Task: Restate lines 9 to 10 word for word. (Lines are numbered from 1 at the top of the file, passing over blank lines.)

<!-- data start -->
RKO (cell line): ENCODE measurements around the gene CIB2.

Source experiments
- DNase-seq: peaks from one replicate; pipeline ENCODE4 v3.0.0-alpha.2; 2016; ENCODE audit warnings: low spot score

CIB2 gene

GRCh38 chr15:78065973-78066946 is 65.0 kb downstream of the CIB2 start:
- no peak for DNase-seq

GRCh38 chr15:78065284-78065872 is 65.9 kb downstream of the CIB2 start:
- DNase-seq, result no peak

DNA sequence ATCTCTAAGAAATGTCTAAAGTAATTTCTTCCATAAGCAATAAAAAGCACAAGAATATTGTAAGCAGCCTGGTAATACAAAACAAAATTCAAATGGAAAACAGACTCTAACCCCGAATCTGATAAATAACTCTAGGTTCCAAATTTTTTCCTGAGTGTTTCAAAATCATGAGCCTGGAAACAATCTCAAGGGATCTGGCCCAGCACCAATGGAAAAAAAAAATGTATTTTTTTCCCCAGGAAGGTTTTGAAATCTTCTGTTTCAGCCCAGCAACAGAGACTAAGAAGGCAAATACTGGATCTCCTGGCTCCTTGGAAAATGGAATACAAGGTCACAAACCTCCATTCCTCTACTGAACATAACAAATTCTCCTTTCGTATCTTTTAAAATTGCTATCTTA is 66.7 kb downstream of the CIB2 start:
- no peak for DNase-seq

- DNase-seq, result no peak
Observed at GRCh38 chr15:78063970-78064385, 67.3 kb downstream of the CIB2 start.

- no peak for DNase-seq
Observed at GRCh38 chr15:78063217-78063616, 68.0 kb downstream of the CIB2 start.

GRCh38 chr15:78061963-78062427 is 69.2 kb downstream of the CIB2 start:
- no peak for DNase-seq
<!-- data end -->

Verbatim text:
DNA sequence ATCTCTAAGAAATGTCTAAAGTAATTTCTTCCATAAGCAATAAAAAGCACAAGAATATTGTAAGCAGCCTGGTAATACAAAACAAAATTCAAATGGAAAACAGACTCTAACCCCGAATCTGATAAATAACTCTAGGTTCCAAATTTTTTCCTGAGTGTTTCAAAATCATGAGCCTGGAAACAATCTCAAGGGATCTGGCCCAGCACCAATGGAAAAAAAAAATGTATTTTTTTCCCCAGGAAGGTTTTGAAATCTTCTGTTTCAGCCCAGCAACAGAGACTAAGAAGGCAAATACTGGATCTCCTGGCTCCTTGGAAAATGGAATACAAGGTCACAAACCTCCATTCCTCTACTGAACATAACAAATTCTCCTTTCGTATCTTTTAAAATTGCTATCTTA is 66.7 kb downstream of the CIB2 start:
- no peak for DNase-seq